In an email statement, a spokesperson wrote that “Notifying ICE is not the responsibility of the State’s Attorney’s office; you need to contact the Chicago Police Department or the Cook County Sheriff’s office regarding this issue.”
None of the other law enforcement and other government agencies involved in the Chavez case responded to phone calls from TheDC for comment.
Both the City of Chicago and Cook County, Ill., are regarded as “sanctuary” municipalities. As a matter of policy, they don’t report suspected illegal illigrants to the federal government.
ICE did issue a “detainer” order for Chavez shortly after his June 2011 arrest — a request for local law enforcement to hold him, bail or no bail, long enough for the federal government to take custody and begin immigration proceedings.
Cook County ignored that order.
ICE should have learned about Chavez through the federal government’s Secure Communities program, which pools arrest reports from municipalities and shares them automatically with other agencies, including ICE.
President Obama expanded what had been a small pilot program in March 2011, covering more than 1,200 jurisdictions. According to ICE, Cook County was never one of them. Federal authorities, however, have continued to issue detainer orders when they learn of criminal aliens in local jurisdictions’ custody.
In an exclusive report last month, TheDC learned that since May 2011 ICE agents have been prohibited from entering the Cook County Jail. ICE has repeatedly complained about the resulting investigative roadblocks.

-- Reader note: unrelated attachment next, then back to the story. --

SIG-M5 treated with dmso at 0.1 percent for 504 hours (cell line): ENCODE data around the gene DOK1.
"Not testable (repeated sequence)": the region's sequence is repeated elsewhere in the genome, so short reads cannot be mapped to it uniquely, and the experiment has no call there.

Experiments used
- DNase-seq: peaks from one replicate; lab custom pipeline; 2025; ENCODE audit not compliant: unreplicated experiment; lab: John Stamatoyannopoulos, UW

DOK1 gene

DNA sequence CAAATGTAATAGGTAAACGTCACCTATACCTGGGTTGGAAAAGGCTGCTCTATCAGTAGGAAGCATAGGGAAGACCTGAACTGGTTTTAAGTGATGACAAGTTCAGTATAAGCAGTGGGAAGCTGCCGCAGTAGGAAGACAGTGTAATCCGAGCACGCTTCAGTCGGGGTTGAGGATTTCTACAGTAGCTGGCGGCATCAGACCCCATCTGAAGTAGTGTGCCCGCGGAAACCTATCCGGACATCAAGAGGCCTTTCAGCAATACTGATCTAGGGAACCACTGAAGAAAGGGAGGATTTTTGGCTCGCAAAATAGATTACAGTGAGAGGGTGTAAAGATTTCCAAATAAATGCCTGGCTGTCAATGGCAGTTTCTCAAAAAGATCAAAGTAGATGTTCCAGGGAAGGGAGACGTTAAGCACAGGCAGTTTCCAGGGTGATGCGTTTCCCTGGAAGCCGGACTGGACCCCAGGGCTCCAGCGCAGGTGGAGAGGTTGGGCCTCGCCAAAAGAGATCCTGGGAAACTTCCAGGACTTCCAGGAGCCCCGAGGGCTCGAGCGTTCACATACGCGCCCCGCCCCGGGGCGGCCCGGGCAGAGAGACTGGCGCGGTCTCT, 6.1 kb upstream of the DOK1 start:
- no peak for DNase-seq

And since Secure Communities subverts what “sanctuary” policies attempt to do, it came as no surprise when Cook County rebelled against it. The county passed an ordinance on September 7, 2011 that effectively ended all cooperation with ICE detainers.
So when Chavez posted bail in November, he was allowed to walk out of jail.
An ICE official told TheDC about the tortured process agents are forced to follow in order to determine which criminal suspects may be illegal immigrants in Cook County.
“ICE reviews the public kiosk and the lists posted outside of each Cook County bond courtroom that show the name and incident report of individuals appearing in bond court,” the agent said. “ICE takes the limited information from the public kiosk and cross-references it through various law enforcement databases to determine if enough information exists to warrant issuing an ICE detainer.”
The McCann family continues to believe the Chavez case should have been handled differently. During a Cook County Board hearing about the ordinance ending county cooperation with ICE, Brian McCann said, “Public safety is paramount to policy, and this ordinance, in my opinion, was not about public safety.”
With Chavez providing Exhibit A for why Cook County’s policy doesn’t work, the Board is rethinking things. An amendment walking back the September ordinance is making its way through the county’s legislative process.
Brian McCann, however, insisted that his brother is dead because local officials failed to do their jobs. So far, he said, no official has publicly or privately acknowledged to the family that any mistakes were made in handling the Chavez case.